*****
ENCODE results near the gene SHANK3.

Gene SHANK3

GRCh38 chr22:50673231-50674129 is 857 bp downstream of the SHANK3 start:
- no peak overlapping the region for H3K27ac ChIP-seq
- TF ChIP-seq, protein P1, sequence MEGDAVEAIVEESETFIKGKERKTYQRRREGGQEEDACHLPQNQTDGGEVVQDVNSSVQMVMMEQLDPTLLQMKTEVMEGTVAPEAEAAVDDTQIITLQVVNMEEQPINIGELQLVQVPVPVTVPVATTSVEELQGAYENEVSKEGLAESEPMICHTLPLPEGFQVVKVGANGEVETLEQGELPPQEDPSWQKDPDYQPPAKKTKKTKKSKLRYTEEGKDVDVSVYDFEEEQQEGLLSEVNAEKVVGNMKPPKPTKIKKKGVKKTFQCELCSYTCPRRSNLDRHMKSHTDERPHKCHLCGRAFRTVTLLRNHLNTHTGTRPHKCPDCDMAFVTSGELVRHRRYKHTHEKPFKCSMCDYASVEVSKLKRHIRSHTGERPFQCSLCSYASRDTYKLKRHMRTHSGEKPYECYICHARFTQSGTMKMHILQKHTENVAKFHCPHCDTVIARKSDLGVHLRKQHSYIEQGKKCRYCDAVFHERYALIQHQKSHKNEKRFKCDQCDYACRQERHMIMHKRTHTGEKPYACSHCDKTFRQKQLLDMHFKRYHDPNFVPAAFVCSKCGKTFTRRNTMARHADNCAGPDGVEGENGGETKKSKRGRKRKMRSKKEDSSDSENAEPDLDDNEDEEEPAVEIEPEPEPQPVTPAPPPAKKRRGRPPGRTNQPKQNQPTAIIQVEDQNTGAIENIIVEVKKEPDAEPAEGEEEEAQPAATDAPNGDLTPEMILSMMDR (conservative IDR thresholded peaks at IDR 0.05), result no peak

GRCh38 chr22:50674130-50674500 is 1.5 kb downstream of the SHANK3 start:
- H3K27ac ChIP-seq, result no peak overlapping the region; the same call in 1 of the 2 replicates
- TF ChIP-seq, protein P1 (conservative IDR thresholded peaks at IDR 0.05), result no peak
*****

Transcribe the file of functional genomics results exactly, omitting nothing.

ENCODE results near the gene SHANK3.

Gene SHANK3

GRCh38 chr22:50673231-50674129 is 857 bp downstream of the SHANK3 start:
- no peak overlapping the region for H3K27ac ChIP-seq
- TF ChIP-seq, protein P1, sequence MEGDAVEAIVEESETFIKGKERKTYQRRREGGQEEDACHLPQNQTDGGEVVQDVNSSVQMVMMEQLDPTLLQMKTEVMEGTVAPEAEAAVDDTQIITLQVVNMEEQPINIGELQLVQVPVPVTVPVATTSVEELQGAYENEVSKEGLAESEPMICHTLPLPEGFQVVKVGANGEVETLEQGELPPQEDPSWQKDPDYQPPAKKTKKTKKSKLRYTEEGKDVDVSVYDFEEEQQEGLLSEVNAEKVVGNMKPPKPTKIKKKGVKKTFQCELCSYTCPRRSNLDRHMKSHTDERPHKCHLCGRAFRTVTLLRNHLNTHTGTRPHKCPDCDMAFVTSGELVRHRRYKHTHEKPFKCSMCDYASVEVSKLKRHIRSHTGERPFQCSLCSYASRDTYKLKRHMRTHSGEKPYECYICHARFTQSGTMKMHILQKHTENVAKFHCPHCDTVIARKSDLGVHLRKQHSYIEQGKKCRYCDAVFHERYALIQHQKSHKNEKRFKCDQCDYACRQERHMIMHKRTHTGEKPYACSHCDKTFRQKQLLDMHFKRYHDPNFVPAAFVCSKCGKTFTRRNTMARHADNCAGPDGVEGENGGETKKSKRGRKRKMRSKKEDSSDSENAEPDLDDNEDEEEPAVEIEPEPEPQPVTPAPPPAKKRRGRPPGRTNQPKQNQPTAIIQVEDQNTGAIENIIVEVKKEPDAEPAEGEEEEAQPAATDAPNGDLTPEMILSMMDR (conservative IDR thresholded peaks at IDR 0.05), result no peak

GRCh38 chr22:50674130-50674500 is 1.5 kb downstream of the SHANK3 start:
- H3K27ac ChIP-seq, result no peak overlapping the region; the same call in 1 of the 2 replicates
- TF ChIP-seq, protein P1 (conservative IDR thresholded peaks at IDR 0.05), result no peak